My close disciple, Rustom, has dedicated the cinema and motor garage in India to me so that I may use the income for my work. As for the other two accusations, that I keep paid women companions and privately speak with my own people, I can but reply with a merciful smile.'


Lord Meher Volume 5, Page 1609-10


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From Wikipedia, the free encyclopedia

A portrait of Paul Brunton

Paul Brunton (October 21, 1898 - July 27, 1981) was probably born as Hermann Hirsch of German Jewish origin. Later he changed his name to Raphael Hurst, and then Brunton Paul and finally Paul Brunton. He was a British philosopher, mystic, traveler, and guru. He left a journalistic career to live among yogis, mystics, and holy men, and studied Eastern and Western esoteric teachings. Dedicating his life to an inward and spiritual quest, Brunton felt charged to communicate his experiences about what he learnt in the East to others. His works had a major influence on the spread of Eastern yoga and mysticism to the West. Taking pains to express his thoughts in layperson's terms, Brunton was able to present what he learnt from the Orient and from ancient tradition as a living wisdom. His writings express his view that meditation and the inward quest are not exclusively for monks and hermits, but will also support those living normal, active lives in the Western world.



Paul Brunton was born in London in 1898. He served in a tank division during the First World War, and later devoted himself to mysticism and came into contact with Theosophists. Being partner of a occult bookshop, The Atlantis Bookshop, in Bloomsbury, Brunton came into contact with both the literary and occult British intelligentsia of the 1920s. In the early 1930s, Brunton embarked on a voyage to India, which brought him into contact with such luminaries as Meher Baba, Sri Shankaracharya of Kancheepuram and Sri Ramana Maharshi. Brunton's first visit to Sri Ramana's asram took place in 1931. During this visit, Brunton was accompanied by a Buddhist Bhikshu, formerly a military officer but meanwhile known as Swami Prajnananda, the founder of the English Ashram in Rangoon. Brunton asked several questions, including "What is the way to God-realization?" and Maharshi said: "Vichara, asking yourself the 'Who am I?' enquiry into the nature of your Self."[1]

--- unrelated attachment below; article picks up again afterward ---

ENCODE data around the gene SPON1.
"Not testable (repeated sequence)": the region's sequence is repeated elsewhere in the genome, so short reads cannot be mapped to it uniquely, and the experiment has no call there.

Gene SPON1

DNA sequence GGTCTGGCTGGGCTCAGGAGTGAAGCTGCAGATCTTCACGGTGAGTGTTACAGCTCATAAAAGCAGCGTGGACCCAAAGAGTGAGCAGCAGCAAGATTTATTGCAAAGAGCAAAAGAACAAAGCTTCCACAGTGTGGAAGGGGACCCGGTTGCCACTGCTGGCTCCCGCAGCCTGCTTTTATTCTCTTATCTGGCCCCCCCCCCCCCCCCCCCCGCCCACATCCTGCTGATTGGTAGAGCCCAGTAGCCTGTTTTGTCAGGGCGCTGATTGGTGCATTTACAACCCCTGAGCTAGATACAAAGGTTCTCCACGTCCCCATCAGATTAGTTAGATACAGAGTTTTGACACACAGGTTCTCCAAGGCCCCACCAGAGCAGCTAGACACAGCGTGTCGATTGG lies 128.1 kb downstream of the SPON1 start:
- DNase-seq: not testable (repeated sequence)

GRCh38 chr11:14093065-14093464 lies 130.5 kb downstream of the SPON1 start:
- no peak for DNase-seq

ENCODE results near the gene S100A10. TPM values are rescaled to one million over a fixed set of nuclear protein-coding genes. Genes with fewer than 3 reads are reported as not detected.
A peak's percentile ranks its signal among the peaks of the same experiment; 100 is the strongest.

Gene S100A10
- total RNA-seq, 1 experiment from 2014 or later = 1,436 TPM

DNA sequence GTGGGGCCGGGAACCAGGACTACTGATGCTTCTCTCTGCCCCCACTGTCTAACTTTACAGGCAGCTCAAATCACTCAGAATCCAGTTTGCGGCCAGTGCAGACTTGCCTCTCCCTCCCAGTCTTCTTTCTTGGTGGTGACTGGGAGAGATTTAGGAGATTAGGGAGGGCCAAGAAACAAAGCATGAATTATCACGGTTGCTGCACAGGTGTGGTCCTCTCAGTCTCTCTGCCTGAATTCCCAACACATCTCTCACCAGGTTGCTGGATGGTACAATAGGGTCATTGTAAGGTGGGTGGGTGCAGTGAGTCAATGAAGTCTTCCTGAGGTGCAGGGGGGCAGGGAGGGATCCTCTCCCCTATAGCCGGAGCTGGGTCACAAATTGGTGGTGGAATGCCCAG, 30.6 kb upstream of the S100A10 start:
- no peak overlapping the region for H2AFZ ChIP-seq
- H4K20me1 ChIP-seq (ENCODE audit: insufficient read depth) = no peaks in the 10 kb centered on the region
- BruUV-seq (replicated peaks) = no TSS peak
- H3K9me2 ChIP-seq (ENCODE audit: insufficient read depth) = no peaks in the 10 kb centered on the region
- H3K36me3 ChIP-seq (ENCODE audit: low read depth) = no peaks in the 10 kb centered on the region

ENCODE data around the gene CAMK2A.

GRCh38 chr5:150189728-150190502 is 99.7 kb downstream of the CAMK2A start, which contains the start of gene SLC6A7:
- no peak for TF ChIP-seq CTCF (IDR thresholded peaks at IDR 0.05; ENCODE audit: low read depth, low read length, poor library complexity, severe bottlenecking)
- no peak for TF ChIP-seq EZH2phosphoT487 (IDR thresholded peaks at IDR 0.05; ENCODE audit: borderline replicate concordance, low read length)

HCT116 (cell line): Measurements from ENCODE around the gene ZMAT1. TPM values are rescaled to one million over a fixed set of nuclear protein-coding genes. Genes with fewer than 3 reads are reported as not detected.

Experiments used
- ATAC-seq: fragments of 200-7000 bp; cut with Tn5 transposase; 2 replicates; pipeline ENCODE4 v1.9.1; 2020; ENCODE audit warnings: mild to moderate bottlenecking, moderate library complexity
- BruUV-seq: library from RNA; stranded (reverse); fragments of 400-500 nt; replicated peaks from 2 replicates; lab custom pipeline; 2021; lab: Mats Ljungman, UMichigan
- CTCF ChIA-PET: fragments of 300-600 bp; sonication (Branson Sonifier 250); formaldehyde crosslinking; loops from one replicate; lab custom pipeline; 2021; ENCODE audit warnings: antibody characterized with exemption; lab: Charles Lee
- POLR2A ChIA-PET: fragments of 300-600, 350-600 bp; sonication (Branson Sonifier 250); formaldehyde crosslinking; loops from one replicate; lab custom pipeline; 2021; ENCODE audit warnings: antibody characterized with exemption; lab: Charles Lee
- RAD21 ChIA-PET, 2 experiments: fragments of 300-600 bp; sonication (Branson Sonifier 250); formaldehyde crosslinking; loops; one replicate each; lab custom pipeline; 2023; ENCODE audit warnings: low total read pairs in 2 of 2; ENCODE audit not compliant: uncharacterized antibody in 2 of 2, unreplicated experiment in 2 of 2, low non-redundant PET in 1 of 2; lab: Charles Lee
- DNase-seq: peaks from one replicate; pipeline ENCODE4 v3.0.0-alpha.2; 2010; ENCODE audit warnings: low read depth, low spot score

Brunton has been credited with introducing Ramana Maharshi to the West through his books "A Search in Secret India" and "The Secret Path".[2]

One day—sitting with Ramana Maharshi—Brunton had an experience which Steve Taylor names "an experience of genuine enlightenment which changed him forever". Brunton describes it in the following way:

I find myself outside the rim of world consciousness. The planet which has so far harboured me disappears. I am in the midst of an ocean of blazing light. The latter, I feel rather than think, is the primeval stuff out of which worlds are created, the first state of matter. It stretches away into untellable infinite space, incredibly alive.[3]

The times of World War II Brunton spent in India, being hosted a guest by the Maharaja of Mysore, His Highness Sri.Krishna Raja Wadiyar IV.[4][5] He dedicated his book "The Quest of the Overself" to the Maharaja and when the Maharaja died in 1940, he was present at his funeral.